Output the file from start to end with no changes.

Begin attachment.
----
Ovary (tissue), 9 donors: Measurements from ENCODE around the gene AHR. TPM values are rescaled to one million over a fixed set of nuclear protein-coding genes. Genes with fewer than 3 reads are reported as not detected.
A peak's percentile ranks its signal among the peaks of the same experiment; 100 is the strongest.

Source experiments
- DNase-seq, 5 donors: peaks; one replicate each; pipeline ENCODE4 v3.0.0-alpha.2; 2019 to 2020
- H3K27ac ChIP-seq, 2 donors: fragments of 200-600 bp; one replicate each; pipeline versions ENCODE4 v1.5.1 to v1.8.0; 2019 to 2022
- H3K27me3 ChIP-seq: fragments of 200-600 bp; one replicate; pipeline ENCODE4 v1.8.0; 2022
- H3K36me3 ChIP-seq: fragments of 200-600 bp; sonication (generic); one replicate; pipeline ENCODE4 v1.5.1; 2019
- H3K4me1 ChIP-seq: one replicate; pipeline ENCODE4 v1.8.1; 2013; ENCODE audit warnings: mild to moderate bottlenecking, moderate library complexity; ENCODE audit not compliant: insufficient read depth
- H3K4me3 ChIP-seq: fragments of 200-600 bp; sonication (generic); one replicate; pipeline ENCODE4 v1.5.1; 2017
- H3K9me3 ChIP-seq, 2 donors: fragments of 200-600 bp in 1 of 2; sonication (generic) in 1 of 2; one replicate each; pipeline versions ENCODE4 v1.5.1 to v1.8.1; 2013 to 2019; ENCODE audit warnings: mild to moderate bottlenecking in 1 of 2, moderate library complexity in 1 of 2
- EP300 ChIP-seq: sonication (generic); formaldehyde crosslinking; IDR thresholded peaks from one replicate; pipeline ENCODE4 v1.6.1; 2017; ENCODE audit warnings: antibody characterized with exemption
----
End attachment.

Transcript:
Ovary (tissue), 9 donors: Measurements from ENCODE around the gene AHR. TPM values are rescaled to one million over a fixed set of nuclear protein-coding genes. Genes with fewer than 3 reads are reported as not detected.
A peak's percentile ranks its signal among the peaks of the same experiment; 100 is the strongest.

Source experiments
- DNase-seq, 5 donors: peaks; one replicate each; pipeline ENCODE4 v3.0.0-alpha.2; 2019 to 2020
- H3K27ac ChIP-seq, 2 donors: fragments of 200-600 bp; one replicate each; pipeline versions ENCODE4 v1.5.1 to v1.8.0; 2019 to 2022
- H3K27me3 ChIP-seq: fragments of 200-600 bp; one replicate; pipeline ENCODE4 v1.8.0; 2022
- H3K36me3 ChIP-seq: fragments of 200-600 bp; sonication (generic); one replicate; pipeline ENCODE4 v1.5.1; 2019
- H3K4me1 ChIP-seq: one replicate; pipeline ENCODE4 v1.8.1; 2013; ENCODE audit warnings: mild to moderate bottlenecking, moderate library complexity; ENCODE audit not compliant: insufficient read depth
- H3K4me3 ChIP-seq: fragments of 200-600 bp; sonication (generic); one replicate; pipeline ENCODE4 v1.5.1; 2017
- H3K9me3 ChIP-seq, 2 donors: fragments of 200-600 bp in 1 of 2; sonication (generic) in 1 of 2; one replicate each; pipeline versions ENCODE4 v1.5.1 to v1.8.1; 2013 to 2019; ENCODE audit warnings: mild to moderate bottlenecking in 1 of 2, moderate library complexity in 1 of 2
- EP300 ChIP-seq: sonication (generic); formaldehyde crosslinking; IDR thresholded peaks from one replicate; pipeline ENCODE4 v1.6.1; 2017; ENCODE audit warnings: antibody characterized with exemption